Are we better prepared?

Are we better prepared?

19 October 2008

published by

USA — As North County residents arrive at the one-year anniversary of the Witch Creek and Guejito fires — which burned through portions of Escondido and Valley Center — officials are cautiously optimistic about the forecast for the current fire season.

Bill Metcalf, chief executive officer of the North County Fire Prevention District, said Santa Ana winds that fueled last year’s fires are expected to be milder this year, and the brush won’t be quite as dry.

“Although we haven’t had rain, it’s not as critically dry as it was this time a year ago,” Metcalf said. “I would call this more of a normal year.”

However, North County is not immune from another Witch Creek- or Cedar-scale blaze. A fire that burned nearly 2,000 acres at Camp Pendleton last weekend serves as a reminder of the region’s vulnerability.

“We commonly think of those Santa Ana winds blowing from east to west,” San Marcos Fire Battalion Chief Rick Vogt said. “However, we just saw Camp Pendleton burn, and that was a predominantly western, onshore wind.”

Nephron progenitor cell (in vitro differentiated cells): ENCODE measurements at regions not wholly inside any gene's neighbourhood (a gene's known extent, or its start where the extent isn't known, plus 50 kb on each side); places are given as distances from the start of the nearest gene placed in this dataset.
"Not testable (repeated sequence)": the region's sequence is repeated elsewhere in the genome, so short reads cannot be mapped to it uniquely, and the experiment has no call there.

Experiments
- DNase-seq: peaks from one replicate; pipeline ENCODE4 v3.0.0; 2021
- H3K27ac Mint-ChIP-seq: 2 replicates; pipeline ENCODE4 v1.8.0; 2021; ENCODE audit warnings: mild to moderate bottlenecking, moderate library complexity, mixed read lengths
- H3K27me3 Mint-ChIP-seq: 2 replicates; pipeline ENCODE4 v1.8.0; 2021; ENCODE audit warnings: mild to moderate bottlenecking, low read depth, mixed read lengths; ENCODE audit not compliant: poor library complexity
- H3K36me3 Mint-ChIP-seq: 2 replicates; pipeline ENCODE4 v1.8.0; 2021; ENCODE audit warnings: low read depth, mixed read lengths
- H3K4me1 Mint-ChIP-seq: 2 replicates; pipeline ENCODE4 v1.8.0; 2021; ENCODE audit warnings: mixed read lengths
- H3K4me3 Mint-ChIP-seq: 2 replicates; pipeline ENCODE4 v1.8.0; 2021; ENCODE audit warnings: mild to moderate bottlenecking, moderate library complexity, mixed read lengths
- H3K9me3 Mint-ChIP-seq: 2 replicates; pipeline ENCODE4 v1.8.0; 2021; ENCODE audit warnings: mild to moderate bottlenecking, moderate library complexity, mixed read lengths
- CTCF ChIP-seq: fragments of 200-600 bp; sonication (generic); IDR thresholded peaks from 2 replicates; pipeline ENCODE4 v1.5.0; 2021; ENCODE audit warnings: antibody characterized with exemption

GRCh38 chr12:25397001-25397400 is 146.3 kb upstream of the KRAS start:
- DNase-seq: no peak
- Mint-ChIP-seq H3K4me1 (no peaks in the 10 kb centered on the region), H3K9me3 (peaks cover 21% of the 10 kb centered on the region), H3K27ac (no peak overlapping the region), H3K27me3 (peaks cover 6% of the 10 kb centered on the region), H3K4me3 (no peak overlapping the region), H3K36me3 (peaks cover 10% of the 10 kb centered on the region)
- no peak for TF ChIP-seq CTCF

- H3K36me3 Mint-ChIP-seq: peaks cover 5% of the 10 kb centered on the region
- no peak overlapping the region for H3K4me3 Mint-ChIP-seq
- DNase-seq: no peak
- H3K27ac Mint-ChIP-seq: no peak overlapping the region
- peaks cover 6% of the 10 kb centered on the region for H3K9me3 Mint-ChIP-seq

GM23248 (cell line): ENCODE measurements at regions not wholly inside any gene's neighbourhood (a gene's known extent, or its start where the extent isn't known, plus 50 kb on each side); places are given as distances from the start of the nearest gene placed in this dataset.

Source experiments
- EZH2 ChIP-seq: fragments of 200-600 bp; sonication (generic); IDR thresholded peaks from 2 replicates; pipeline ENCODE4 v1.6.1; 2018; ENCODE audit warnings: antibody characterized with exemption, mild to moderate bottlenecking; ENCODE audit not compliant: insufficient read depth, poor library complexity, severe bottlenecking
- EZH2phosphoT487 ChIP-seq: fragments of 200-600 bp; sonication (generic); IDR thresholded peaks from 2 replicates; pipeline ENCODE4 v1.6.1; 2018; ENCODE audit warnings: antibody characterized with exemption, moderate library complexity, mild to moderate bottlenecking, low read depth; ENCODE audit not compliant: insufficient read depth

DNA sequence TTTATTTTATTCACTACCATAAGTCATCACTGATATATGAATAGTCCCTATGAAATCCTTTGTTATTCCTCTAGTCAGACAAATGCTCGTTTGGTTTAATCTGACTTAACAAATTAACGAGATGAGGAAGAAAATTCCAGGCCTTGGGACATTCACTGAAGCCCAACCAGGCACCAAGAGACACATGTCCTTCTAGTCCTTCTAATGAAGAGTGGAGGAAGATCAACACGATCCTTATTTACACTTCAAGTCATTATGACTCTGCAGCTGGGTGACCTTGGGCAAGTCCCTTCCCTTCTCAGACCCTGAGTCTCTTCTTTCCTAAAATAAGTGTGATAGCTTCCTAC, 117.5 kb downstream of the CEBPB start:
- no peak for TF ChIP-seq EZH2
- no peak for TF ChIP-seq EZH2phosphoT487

Though the region is not as dry as last year, the situation is a matter of degrees, and the state remains in the midst of a drought, Vogt said.

“The grass, the brush and the trees — going from the smallest fuels to the largest fuels — are dry, and that’s a problem. … People really need to think of dry grass and brush as fuel. When wildland fires break out, it burns like gasoline … with the same explosiveness.”

Last year, before the Witch Creek fire in North County and the Harris fire in East County, a task force mapped two areas of the county most susceptible to wildfires — the exact areas where those blazes erupted.